March 15, 2021

IntelBrief: Policy toward Iraq Starts to Shift

Waving Flags of the United States and Iraq

Bottom Line Up Front

  • In contrast to that of its predecessor, Biden Administration Iraq policy differentiates relations with Iraq from the overall U.S. effort to counter Iran.
  • U.S. officials are trying to avoid stoking opposition to the government of Prime Minister Mustafa al-Kadhimi from Iran-backed actors.
  • The pending addition of NATO troops in Iraq is intended to keep the U.S. military footprint low while empowering government forces. 
  • The Biden Administration has eased pressure on Iraq to sever its economic relations with Iran.   

Trump administration policy toward Iraq was a subset of the “maximum pressure” strategy applied toward neighboring Iran.  U.S. officials evaluated Iraq’s leaderships primarily on its willingness to rein in the several Iran-backed Shia militias that were instrumental in beating back the Islamic State challenge but later sought the expulsion of U.S. forces from Iraq. The Trump Administration also pressured Iraqi officials to find alternative sources of electricity and natural gas and to impound payments to Iran for those commodities. 

Based on its actions to date, the Biden Administration appears to be diverging from Trump Administration efforts to harness Iraq policy to a broader, high-priority effort to pressure Iran. In 2019, the Trump Administration backed the accession of Mustafa al-Kadhimi to the prime ministership as a nationalist who would forcibly rein in several Iran-backed Iraqi Shia militias that report to Iran’s Islamic Revolutionary Guard Corps – Qods Force (IRGC-QF). The Biden Administration, by contrast, appears to assess that the Iran-backed militias still pose a threat to al-Kadhimi’s authority - and that U.S. actions should try to avoid stoking Iran-instigated opposition to him and to U.S. forces in Iraq.  In the first Iran-backed challenge to U.S. forces in Iraq – a February 15 fatal rocket attack on the airport in northern Iraq used by U.S. forces – the Biden Administration chose to retaliate against the militia perpetrators by striking their arms storehouses in Syria – not in Iraq.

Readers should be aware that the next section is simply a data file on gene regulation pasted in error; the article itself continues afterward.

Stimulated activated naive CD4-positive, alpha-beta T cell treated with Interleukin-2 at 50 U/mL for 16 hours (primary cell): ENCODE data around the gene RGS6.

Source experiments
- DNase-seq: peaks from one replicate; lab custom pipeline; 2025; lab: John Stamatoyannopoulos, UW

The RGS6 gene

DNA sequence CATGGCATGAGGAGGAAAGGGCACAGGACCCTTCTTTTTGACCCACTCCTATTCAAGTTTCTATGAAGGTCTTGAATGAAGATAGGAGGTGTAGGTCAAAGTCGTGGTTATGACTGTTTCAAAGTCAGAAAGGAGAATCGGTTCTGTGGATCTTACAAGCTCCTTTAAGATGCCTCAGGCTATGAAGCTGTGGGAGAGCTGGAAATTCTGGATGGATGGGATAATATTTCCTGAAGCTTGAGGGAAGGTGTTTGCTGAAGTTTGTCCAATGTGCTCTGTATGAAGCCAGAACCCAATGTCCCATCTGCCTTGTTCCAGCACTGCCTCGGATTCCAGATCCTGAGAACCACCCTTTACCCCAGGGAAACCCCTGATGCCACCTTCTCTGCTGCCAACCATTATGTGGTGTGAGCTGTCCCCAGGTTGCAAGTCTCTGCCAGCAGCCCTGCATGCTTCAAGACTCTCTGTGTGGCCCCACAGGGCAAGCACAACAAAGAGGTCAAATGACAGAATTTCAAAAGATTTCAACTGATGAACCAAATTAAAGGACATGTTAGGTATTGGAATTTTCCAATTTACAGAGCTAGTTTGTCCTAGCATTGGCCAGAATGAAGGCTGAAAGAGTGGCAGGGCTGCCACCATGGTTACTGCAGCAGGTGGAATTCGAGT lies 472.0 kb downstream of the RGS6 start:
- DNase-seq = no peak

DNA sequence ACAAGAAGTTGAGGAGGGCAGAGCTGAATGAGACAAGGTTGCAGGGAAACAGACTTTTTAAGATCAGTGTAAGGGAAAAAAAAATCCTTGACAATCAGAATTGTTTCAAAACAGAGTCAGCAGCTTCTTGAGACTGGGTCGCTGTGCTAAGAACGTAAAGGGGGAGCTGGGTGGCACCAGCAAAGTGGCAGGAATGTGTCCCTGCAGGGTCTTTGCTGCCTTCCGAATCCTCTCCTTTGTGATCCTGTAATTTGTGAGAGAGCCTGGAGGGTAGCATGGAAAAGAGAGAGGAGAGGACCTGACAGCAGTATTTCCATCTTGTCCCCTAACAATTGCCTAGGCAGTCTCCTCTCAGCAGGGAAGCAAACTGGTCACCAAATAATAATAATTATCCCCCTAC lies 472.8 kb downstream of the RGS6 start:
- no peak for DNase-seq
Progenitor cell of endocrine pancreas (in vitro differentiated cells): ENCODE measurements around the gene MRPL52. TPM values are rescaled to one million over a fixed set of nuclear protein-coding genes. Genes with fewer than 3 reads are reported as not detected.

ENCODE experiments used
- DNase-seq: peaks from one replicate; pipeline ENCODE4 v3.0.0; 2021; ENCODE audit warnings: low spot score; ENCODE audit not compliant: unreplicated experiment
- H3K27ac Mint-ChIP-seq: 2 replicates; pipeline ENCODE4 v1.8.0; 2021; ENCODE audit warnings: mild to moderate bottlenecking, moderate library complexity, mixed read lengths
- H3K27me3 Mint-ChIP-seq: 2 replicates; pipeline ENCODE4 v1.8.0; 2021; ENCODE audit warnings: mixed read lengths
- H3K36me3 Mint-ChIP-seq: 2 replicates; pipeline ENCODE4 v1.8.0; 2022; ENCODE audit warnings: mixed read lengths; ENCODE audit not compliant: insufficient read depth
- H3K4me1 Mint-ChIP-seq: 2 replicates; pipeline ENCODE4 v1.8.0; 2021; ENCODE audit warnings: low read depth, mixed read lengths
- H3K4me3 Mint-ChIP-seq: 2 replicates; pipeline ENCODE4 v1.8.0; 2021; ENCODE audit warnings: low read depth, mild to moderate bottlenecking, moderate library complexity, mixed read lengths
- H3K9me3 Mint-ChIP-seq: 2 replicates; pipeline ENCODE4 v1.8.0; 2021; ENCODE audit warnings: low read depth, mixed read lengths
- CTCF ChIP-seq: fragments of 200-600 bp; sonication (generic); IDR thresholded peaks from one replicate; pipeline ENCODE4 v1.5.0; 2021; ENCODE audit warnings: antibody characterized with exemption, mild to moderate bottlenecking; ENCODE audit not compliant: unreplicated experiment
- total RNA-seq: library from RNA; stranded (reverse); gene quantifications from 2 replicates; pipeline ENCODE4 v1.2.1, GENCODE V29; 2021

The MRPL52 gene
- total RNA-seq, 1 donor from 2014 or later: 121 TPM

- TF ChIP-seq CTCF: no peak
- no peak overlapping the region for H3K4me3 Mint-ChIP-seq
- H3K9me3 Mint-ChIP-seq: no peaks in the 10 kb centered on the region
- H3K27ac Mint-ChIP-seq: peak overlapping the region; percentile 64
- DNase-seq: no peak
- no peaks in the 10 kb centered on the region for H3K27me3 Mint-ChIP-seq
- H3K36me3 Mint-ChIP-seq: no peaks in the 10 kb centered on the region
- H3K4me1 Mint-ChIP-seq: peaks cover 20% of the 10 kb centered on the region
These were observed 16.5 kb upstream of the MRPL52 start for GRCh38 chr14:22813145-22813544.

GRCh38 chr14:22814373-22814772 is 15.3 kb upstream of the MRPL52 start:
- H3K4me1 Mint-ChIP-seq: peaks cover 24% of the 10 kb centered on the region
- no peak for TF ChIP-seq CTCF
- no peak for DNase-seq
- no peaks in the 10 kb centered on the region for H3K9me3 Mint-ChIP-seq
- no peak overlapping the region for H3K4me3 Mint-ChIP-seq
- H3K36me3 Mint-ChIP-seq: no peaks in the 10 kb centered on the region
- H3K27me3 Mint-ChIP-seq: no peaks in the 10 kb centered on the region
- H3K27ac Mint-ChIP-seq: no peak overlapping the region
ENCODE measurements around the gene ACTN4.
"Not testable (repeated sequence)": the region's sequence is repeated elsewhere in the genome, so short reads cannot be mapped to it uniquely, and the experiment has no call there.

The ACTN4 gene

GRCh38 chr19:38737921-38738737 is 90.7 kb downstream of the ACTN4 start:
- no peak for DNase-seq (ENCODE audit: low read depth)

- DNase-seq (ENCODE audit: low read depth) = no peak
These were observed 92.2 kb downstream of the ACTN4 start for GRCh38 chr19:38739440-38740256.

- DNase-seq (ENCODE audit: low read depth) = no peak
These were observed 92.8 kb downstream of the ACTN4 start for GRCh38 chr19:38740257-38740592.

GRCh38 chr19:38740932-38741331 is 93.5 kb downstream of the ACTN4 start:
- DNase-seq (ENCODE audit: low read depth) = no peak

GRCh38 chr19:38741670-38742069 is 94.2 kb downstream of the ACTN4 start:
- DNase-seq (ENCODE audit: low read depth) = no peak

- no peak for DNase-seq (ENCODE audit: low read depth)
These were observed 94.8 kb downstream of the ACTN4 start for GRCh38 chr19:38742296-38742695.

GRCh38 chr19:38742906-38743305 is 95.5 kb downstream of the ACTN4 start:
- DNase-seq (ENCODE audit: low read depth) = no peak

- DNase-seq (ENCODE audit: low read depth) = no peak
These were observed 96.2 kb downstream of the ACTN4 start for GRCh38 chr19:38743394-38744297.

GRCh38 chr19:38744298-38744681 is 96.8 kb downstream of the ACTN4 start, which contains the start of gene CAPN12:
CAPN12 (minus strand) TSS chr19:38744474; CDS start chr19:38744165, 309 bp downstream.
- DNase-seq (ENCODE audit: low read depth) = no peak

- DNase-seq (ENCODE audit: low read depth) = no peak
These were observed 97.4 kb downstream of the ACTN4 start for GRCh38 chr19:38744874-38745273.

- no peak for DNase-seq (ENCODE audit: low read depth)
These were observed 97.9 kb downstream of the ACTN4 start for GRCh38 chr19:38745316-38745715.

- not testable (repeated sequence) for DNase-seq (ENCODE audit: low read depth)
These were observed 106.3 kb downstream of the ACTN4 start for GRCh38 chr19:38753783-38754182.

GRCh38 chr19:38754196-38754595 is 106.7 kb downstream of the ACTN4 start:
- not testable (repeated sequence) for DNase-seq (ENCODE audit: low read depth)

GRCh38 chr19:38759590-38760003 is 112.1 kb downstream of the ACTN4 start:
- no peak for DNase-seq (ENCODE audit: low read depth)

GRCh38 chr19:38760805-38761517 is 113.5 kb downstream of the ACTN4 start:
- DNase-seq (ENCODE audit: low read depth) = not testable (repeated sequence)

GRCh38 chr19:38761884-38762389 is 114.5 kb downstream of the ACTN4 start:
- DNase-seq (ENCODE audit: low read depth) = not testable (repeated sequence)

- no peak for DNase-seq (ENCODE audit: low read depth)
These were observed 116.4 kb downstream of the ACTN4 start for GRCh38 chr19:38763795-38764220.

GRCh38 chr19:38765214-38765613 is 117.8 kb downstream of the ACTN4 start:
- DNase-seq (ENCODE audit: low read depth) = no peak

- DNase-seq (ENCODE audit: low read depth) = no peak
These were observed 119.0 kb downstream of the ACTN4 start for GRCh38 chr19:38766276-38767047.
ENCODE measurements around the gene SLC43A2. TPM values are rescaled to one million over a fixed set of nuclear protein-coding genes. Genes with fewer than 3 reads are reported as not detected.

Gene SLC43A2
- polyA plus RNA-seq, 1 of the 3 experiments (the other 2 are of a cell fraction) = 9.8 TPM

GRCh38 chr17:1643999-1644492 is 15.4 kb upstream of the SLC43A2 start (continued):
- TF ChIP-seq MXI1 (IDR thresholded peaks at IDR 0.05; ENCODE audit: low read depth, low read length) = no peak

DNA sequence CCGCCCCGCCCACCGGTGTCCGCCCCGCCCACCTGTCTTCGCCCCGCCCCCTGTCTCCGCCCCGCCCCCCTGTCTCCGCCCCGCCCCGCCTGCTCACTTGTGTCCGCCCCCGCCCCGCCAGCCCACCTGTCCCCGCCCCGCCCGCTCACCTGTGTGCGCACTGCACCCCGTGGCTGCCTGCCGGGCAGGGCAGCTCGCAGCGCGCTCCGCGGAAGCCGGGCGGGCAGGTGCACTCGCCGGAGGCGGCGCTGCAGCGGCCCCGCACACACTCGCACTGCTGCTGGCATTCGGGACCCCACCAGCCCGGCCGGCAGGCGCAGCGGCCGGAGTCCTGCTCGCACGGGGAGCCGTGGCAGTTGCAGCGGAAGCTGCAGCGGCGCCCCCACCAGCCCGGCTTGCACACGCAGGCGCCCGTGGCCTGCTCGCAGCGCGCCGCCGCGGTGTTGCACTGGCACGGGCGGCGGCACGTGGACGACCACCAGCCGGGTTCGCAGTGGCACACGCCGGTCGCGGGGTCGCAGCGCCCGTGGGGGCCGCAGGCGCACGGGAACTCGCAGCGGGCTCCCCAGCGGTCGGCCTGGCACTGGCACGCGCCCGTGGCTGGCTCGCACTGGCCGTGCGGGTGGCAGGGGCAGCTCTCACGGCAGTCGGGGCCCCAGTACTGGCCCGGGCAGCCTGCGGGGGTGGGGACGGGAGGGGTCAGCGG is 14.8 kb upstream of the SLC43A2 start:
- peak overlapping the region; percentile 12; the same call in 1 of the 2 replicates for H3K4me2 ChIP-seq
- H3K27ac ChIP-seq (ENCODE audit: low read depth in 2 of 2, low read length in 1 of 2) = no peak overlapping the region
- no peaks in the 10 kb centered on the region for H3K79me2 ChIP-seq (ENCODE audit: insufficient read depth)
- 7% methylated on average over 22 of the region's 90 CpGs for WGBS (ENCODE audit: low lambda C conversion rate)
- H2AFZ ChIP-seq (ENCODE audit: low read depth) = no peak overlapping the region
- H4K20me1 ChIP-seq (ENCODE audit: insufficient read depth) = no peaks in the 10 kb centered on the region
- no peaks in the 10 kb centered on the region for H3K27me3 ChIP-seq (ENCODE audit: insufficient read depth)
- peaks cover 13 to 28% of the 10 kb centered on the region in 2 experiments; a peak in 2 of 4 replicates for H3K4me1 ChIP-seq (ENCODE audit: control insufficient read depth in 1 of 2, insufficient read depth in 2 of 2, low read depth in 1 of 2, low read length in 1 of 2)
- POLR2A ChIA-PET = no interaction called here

Assessing that the U.S. troop presence in Iraq is a lightning rod for Iran-backed attacks, the Biden administration has apparently decided to keep the U.S. military footprint in Iraq relatively small. The Administration has not announced any reversal of the late Trump administration reduction of the U.S. continent in Iraq from nearly 6,000 forces to the current level of about 2,500.  Instead, the new Administration has backed expanding the NATO training mission in Iraq from the current 500 military personnel to as many as 4,000. The significant increase will enable NATO trainers and advisers to advise Iraqi forces and security personnel in many more institutions and in locations outside Baghdad. Yet, because non-U.S. NATO countries are not seen by Iran as inherently adversarial, the enlarged NATO contingent is not likely to be targeted by Iran and its Iraqi allies.  The NATO trainers will help Iraq government forces continue to suppress the Islamic State organization and, by assisting with security sector reform, potentially help the al-Kadhimi government marginalize the Iran-backed militias. To that extent, the enhanced NATO deployment might serve the U.S. interest of limiting Iranian influence in Iraq more effectively than did the U.S. forces that were deployed partly for that purpose.  Even though the Iran-backed militias ad their commanders remain powerful forces, the successes of the U.S. and NATO force deployments against the Islamic State were in evidence during the landmark March visit by the Pope. His appearances in northern Iraq demonstrated that many Iraqi Christians have returned to villages in Iraq that were devastated and depopulated during the 2014-2018 period of Islamic State control of those areas.    

On the economic front, the Biden administration appears to be downplaying Trump administration efforts to try to compel Iraq to help pressure Iran economically. Despite Iraq’s dependence on Iranian gas supplies to fuel its electricity plants, the Trump administration repeatedly threatened to end the legislative waivers that Iraq needed to continue importing Iranian gas without U.S. financial penalty. The Biden administration, to date, has not repeated its predecessor’s insistence that Iraq instead import gas from the Gulf or other Arab states. The Biden administration reportedly is also considering allowing Iraq to release to Iran a portion (about $1 billion) of the proceeds of Iranian gas deliveries to Iraq. At the insistence of the Trump administration, the funds have been held in escrow in Iraq’s Trade Bank. Iran would use any funds released to buy medical supplies needed to respond to the COVID-19 pandemic.  Economically, politically, and militarily, the Biden administration appears committed to helping Iraq develop its national identity, sovereignty, and state power rather than using Iraq as an instrument in U.S. policy toward Iran.